Youth volunteers complete training for Athens’ first teen court

March 5, 2012

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Athens, Ga. - Youth offenders in Athens-Clarke County will soon have the option to be "tried by a jury of their peers" in the newly created Athens Peer Court. Beginning March 6, first-time offenders will able to choose to have their case decided by trained youth volunteers. While peer court or teen court programs are common around the country, this is the first such program in Athens and only the third or fourth in Georgia.

"The Athens Peer Court will take the less serious cases outside the normal court process. That means all cases will be decided faster, which makes youth less likely to reoffend," said Robin Shearer, judge for the Athens-Clarke County Juvenile Court.

Athens Peer Court's first group of volunteers consists of 13 local high school students who recently completed a 14-hour training program conducted by the Fanning Institute at the University of Georgia in partnership with the Athens-Clarke County Juvenile Court. Street Law, a student organization at UGA's Georgia's School of Law, also helped with training. In addition, this program has the support of the Department of Juvenile Justice in Athens.

"Peer courts are more informal, and youth offenders usually leave court with a greater feeling of fairness," said Emily Boness, Athens Peer Court coordinator and public service faculty member at the Fanning Institute. "I participated in Teen Court in high school. I know they work."

Just as in a traditional court, a youth's case will be presented and at the end of a hearing, Athens Peer Court jurors will decide on a fair and appropriate sentence, usually based on repairing the harm they've done and often involving community service.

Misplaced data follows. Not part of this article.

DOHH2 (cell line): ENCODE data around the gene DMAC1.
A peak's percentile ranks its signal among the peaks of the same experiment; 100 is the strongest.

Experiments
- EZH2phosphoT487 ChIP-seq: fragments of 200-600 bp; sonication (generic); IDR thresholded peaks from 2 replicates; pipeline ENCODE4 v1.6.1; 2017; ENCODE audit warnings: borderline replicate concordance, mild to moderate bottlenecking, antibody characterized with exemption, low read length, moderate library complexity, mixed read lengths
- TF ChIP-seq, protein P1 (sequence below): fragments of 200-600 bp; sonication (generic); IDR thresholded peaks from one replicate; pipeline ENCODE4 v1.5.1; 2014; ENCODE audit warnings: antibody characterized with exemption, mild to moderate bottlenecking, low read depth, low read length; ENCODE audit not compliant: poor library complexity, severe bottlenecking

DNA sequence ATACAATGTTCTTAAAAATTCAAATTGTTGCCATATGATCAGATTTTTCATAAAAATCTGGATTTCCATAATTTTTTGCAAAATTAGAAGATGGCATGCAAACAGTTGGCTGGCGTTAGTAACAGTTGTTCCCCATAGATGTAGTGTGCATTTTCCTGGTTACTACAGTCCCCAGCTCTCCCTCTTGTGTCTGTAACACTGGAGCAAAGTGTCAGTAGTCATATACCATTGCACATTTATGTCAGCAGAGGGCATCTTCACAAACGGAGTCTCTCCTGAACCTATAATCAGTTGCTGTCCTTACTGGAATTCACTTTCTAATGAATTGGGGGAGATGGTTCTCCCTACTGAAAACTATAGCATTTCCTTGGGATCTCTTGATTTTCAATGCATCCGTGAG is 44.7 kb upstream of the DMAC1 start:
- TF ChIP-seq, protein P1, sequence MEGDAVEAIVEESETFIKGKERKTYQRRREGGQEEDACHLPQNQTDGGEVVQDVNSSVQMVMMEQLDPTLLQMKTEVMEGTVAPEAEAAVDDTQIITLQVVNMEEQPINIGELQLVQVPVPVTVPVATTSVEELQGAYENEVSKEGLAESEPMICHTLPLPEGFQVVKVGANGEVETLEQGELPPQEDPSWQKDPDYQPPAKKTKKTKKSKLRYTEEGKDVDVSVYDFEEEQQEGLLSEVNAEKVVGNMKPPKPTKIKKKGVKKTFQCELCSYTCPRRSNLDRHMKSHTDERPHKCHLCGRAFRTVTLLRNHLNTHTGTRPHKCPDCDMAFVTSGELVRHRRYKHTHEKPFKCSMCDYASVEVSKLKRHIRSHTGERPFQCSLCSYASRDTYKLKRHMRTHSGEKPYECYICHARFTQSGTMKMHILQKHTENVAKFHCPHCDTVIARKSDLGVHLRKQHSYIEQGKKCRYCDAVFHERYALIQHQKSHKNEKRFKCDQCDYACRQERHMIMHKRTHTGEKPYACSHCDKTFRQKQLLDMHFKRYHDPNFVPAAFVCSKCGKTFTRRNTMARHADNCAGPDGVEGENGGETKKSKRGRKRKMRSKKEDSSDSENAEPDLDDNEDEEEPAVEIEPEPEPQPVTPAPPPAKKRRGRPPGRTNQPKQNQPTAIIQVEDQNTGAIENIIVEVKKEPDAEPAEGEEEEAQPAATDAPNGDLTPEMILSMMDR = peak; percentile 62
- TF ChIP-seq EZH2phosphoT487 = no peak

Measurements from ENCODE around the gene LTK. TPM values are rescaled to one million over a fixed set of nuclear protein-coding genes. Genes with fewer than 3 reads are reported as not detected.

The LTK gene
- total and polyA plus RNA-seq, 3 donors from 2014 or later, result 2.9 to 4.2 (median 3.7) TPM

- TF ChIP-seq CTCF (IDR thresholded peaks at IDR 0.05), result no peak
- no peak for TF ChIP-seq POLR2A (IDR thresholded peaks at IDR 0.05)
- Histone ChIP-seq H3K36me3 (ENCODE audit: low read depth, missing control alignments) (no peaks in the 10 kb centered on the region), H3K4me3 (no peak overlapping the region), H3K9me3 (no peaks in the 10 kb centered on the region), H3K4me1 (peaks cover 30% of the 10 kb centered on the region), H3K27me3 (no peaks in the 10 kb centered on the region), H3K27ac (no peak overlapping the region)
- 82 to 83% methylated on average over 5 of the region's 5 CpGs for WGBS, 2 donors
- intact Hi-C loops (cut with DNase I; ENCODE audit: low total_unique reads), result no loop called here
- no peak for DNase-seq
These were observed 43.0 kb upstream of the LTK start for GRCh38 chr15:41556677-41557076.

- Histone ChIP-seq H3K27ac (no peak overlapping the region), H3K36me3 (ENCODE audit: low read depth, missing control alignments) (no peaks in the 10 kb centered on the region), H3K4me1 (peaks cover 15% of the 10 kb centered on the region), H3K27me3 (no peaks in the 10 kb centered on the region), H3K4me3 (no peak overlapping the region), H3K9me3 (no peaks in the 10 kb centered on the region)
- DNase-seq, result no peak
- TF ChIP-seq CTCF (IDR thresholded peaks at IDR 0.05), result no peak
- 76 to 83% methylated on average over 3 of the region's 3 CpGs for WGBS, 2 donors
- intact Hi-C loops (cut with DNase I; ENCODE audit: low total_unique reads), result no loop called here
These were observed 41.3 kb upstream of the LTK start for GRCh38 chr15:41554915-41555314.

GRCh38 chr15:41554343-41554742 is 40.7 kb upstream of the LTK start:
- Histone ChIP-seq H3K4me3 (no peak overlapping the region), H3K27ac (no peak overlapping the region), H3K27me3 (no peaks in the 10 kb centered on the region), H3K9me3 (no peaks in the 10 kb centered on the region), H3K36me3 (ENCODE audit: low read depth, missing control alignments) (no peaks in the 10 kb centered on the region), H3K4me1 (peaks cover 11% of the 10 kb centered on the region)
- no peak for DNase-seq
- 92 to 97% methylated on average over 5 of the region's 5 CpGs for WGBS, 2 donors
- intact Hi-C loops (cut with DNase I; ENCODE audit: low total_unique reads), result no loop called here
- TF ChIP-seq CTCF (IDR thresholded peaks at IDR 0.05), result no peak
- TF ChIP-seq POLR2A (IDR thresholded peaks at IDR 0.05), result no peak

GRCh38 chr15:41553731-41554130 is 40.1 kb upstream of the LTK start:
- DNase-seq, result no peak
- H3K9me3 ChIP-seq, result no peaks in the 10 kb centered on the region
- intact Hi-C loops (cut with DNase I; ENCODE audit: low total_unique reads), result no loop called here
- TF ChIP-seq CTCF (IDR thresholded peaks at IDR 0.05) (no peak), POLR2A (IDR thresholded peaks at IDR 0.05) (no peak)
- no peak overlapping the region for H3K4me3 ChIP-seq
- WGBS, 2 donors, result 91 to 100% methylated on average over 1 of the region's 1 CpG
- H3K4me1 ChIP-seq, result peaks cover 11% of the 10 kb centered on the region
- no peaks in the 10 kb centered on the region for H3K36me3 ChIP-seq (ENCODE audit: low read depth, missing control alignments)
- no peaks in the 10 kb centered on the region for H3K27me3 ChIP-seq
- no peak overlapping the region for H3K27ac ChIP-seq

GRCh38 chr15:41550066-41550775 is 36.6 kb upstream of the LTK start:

The training program prepared these high school students to serve as judge, bailiff, advocates and jury. The volunteers also learned how to interview a client, conduct a direct examination, and write and deliver opening and closing statements. Their training culminated in a mock hearing demonstration for families.

Shoplifting, school fighting (without weapons), trespassing, vandalism and minor drug possession will make up the majority of cases heard by Athens Peer Court every other Tuesday evening.

Creating the Athens Peer Court grew out of the "Whatever It Takes" initiative that aims to have every child in Athens on track to graduate post-secondary education by 2020.

For more information, see www.fanning.uga.edu.
The Fanning Institute is a public service and outreach unit at the University of Georgia. Dedicated to building a better Georgia, Fanning partners with communities and non-profit organizations to strengthen capacity, enhance leadership and foster economic prosperity.

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